A moment in history: March 8, 1982

A moment in history: March 8, 1982

· The Pulse

On this day in 1982, picket lines stood across Edmonton as nurses and transit workers took part in two separate strikes.

Edmonton's buses and LRT system shut down on Feb. 15 after transit workers went on strike, demanding the same pay offered in other cities. ETS drivers were making $9.85 an hour at the time — almost $3/hour less than their Calgary equivalents.

The strike caused then-mayor Cec Purves to cut his vacation short to deal with the issue, although news reports seem to suggest that commuters adapted to the loss of transit service, at least in the strike's early days.

The nursing strike, however, was a different story. It came after a series of other nursing strikes in 1977 and 1980. In February 1982, the United Nurses of Alberta were in negotiations on a settlement for outstanding issues in their contract. The union had set a vote on Feb. 12 to decide on a settlement proposal, but Alberta's labour minister demanded a government-supervised ballot the day before. UNA urged its members to boycott the earlier vote. Things broke down, and the union declared a strike on Feb. 16, one day after the transit workers' strike started.

Not all nurses went on strike. Due to a ruling from the province's labour board, some locals were not allowed to vote on a strike. As a result, nurses walked out of 69 hospitals across the province — about two-thirds of the 8,300 nurses represented by UNA at the time. The University of Alberta Hospital ended up taking many of the patients who would have been treated by other Edmonton facilities at that time.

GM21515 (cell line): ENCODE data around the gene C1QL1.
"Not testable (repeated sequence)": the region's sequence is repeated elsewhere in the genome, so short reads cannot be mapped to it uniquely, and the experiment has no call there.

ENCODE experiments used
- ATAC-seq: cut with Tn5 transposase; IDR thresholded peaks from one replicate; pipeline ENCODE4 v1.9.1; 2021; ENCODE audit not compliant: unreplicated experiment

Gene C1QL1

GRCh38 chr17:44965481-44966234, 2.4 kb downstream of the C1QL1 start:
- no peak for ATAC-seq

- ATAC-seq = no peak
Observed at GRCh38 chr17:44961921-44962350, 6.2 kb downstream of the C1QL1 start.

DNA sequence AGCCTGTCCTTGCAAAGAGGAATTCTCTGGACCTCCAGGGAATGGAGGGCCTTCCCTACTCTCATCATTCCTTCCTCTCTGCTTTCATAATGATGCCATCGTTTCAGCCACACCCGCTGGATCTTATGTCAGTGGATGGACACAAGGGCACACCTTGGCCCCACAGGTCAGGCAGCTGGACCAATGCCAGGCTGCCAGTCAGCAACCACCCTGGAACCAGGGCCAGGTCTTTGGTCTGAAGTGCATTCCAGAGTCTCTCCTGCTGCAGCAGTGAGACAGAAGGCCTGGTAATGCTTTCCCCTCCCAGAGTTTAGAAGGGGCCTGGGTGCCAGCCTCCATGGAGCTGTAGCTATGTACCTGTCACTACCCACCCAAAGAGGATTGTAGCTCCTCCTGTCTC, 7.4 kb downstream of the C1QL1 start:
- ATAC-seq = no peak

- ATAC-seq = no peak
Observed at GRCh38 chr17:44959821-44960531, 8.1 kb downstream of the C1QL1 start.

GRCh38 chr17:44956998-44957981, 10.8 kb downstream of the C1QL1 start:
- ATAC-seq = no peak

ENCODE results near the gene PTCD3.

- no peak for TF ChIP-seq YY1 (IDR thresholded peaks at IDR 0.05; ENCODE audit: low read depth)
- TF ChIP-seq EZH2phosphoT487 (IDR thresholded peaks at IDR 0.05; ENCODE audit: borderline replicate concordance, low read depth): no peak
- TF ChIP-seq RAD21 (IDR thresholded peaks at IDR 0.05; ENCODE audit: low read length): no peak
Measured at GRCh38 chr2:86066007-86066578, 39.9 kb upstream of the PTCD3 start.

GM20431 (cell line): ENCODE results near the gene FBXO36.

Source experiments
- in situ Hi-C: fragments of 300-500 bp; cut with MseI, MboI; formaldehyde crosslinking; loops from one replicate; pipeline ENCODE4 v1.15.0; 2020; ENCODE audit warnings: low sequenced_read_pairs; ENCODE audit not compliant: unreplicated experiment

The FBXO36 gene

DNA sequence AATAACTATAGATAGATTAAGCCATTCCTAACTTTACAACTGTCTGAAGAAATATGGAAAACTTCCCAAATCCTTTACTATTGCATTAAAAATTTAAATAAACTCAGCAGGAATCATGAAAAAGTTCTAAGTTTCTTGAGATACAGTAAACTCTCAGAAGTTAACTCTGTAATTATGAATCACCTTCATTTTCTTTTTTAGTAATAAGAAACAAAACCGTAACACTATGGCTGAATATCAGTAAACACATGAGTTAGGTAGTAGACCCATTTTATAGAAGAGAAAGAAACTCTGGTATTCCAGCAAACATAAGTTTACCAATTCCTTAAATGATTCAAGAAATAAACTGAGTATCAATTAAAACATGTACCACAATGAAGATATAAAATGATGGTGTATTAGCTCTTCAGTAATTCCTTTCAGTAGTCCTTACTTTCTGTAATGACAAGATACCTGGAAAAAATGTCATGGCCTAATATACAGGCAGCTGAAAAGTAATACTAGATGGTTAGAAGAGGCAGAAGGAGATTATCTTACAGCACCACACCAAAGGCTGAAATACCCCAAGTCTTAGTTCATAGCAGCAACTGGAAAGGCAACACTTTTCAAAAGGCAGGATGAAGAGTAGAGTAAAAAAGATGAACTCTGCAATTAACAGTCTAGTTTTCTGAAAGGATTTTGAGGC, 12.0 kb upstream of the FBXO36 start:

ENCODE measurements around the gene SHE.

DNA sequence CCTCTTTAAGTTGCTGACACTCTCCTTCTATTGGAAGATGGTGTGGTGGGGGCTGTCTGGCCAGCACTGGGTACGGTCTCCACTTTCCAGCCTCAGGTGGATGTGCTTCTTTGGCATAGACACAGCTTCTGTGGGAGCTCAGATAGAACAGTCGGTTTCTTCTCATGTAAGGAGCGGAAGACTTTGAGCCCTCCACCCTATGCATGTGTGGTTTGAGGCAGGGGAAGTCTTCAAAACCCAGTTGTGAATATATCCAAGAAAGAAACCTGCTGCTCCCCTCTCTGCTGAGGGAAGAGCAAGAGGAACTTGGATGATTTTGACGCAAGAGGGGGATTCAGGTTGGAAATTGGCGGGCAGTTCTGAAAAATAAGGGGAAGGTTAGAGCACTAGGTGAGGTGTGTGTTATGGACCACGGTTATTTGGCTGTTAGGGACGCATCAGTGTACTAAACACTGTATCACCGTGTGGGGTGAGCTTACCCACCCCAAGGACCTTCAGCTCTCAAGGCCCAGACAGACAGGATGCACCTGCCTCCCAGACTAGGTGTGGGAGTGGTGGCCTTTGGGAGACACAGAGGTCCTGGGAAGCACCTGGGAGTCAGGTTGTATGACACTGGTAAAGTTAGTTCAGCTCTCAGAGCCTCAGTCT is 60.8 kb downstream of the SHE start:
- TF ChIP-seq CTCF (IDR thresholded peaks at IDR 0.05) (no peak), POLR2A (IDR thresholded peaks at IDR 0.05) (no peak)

Contract negotiations between the nurses and the province broke down multiple times throughout February and March. News accounts reveal confrontations on picket lines, including one man throwing snowballs at striking nurses who had gathered outside the labour minister's home, the Edmonton Journal reported.

In response to the strike, the Alberta government introduced a bill that forced the nurses back to work and made it illegal for nursing staff to strike, imposing harsh penalties. That didn't stop nurses from striking again anyway in 1988. The ban would be deemed unconstitutional in 2015.

As for the transit strike, it dragged on longer, with the union and the city disagreeing over changes to driver scheduling and part-time positions. Eventually, drivers returned to work with a raise that brought them up to par with their Calgary counterparts.

Compared to the '80s, public service strikes are rarer now. But labour tensions are brewing, with drivers for the city's Dedicated Accessible Transit Service (DATS) likely to vote on a strike next week.

This is based on a clipping found on Vintage Edmonton, a daily look at Edmonton's history from armchair archivist @revRecluse — follow @VintageEdmonton for daily ephemera via Twitter.